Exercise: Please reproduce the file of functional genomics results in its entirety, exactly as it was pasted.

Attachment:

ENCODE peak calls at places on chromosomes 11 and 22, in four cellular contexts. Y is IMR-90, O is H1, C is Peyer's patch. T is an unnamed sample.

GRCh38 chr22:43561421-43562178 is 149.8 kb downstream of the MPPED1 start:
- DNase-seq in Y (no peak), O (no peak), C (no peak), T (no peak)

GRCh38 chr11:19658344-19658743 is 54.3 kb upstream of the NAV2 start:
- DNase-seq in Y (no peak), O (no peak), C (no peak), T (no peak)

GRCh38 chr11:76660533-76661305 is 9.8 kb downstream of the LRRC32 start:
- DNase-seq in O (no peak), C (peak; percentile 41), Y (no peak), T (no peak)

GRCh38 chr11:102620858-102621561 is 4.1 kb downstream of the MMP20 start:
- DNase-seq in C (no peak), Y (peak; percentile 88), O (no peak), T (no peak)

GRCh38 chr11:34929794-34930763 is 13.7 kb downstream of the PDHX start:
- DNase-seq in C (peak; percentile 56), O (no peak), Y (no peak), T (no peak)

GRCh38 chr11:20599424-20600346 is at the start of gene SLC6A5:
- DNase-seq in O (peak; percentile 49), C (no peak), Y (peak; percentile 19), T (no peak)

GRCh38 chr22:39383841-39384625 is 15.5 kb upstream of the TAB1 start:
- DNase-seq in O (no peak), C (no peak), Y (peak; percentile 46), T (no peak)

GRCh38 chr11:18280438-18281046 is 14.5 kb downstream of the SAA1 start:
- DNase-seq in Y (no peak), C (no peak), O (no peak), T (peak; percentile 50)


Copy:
ENCODE peak calls at places on chromosomes 11 and 22, in four cellular contexts. Y is IMR-90, O is H1, C is Peyer's patch. T is an unnamed sample.

GRCh38 chr22:43561421-43562178 is 149.8 kb downstream of the MPPED1 start:
- DNase-seq in Y (no peak), O (no peak), C (no peak), T (no peak)

GRCh38 chr11:19658344-19658743 is 54.3 kb upstream of the NAV2 start:
- DNase-seq in Y (no peak), O (no peak), C (no peak), T (no peak)

GRCh38 chr11:76660533-76661305 is 9.8 kb downstream of the LRRC32 start:
- DNase-seq in O (no peak), C (peak; percentile 41), Y (no peak), T (no peak)

GRCh38 chr11:102620858-102621561 is 4.1 kb downstream of the MMP20 start:
- DNase-seq in C (no peak), Y (peak; percentile 88), O (no peak), T (no peak)

GRCh38 chr11:34929794-34930763 is 13.7 kb downstream of the PDHX start:
- DNase-seq in C (peak; percentile 56), O (no peak), Y (no peak), T (no peak)

GRCh38 chr11:20599424-20600346 is at the start of gene SLC6A5:
- DNase-seq in O (peak; percentile 49), C (no peak), Y (peak; percentile 19), T (no peak)

GRCh38 chr22:39383841-39384625 is 15.5 kb upstream of the TAB1 start:
- DNase-seq in O (no peak), C (no peak), Y (peak; percentile 46), T (no peak)

GRCh38 chr11:18280438-18281046 is 14.5 kb downstream of the SAA1 start:
- DNase-seq in Y (no peak), C (no peak), O (no peak), T (peak; percentile 50)